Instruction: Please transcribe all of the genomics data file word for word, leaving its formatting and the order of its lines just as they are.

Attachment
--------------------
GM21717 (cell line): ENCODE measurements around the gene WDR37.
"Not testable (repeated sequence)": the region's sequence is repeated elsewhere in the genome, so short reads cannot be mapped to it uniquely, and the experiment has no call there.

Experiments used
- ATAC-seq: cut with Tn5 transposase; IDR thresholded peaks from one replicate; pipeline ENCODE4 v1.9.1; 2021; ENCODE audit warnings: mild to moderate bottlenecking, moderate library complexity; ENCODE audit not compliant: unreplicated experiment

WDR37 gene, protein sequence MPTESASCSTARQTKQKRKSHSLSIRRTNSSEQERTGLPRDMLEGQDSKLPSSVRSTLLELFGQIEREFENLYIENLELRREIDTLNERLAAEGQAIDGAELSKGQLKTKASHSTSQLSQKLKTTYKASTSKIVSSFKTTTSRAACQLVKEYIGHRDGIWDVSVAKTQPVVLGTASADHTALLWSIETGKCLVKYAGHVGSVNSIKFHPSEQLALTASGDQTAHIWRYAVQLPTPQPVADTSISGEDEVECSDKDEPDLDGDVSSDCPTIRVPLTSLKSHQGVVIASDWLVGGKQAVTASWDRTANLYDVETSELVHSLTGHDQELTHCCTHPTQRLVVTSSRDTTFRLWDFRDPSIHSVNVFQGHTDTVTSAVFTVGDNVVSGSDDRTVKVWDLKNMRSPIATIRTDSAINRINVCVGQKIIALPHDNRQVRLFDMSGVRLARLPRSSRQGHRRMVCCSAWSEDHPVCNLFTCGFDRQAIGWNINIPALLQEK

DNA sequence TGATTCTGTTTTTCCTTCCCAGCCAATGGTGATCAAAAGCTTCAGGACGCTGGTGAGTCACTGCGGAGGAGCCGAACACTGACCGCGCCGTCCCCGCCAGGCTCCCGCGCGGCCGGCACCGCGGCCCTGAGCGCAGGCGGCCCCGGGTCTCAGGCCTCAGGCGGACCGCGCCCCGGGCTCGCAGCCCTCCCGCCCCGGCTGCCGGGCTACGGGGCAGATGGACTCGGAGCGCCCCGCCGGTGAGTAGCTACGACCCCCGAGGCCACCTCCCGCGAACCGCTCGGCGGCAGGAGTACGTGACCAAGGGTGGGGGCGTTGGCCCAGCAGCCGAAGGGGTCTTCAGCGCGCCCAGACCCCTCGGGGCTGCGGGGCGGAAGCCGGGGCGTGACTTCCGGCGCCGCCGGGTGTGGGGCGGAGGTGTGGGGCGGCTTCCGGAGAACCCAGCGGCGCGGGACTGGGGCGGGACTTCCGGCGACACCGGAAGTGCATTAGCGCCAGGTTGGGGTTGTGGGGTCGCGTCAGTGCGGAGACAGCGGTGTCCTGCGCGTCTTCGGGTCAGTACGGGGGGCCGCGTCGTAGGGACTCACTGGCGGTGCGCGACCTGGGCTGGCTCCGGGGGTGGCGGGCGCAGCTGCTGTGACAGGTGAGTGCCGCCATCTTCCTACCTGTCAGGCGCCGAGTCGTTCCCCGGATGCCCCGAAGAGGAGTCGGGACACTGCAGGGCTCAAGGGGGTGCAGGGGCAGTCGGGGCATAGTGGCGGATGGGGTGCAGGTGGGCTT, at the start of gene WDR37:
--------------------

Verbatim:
GM21717 (cell line): ENCODE measurements around the gene WDR37.
"Not testable (repeated sequence)": the region's sequence is repeated elsewhere in the genome, so short reads cannot be mapped to it uniquely, and the experiment has no call there.

Experiments used
- ATAC-seq: cut with Tn5 transposase; IDR thresholded peaks from one replicate; pipeline ENCODE4 v1.9.1; 2021; ENCODE audit warnings: mild to moderate bottlenecking, moderate library complexity; ENCODE audit not compliant: unreplicated experiment

WDR37 gene, protein sequence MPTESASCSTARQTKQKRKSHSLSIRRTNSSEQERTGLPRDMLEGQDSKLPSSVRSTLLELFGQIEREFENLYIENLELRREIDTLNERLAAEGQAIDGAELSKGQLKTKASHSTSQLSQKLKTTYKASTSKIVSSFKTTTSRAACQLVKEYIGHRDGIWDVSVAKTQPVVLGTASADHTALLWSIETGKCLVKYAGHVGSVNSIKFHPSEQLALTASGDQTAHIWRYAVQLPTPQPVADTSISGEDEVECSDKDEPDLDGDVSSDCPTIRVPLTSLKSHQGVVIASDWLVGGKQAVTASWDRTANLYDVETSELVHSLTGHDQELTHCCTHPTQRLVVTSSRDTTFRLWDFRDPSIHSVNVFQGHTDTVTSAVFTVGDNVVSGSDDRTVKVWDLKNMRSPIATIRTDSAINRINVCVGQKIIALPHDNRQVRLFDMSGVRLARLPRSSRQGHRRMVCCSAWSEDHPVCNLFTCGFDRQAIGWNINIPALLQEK

DNA sequence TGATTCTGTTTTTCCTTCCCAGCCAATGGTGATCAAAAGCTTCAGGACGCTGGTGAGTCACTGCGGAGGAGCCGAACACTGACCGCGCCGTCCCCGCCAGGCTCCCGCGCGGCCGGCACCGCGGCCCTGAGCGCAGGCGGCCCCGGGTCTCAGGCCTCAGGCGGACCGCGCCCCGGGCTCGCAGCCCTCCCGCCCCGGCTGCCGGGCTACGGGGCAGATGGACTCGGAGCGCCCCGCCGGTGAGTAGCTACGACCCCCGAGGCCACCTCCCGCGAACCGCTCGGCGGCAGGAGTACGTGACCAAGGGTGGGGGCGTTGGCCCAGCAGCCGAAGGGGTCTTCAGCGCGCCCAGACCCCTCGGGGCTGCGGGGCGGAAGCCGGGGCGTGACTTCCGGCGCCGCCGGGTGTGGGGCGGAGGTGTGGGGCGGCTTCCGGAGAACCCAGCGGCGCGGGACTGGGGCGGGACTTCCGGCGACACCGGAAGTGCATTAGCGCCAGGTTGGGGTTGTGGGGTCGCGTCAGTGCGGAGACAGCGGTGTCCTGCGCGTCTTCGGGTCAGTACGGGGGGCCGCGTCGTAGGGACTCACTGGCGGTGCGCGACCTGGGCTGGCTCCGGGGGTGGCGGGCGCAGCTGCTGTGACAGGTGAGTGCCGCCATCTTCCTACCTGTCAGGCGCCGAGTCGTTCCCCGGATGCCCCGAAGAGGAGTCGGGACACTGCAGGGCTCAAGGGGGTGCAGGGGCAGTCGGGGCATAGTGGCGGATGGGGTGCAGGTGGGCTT, at the start of gene WDR37: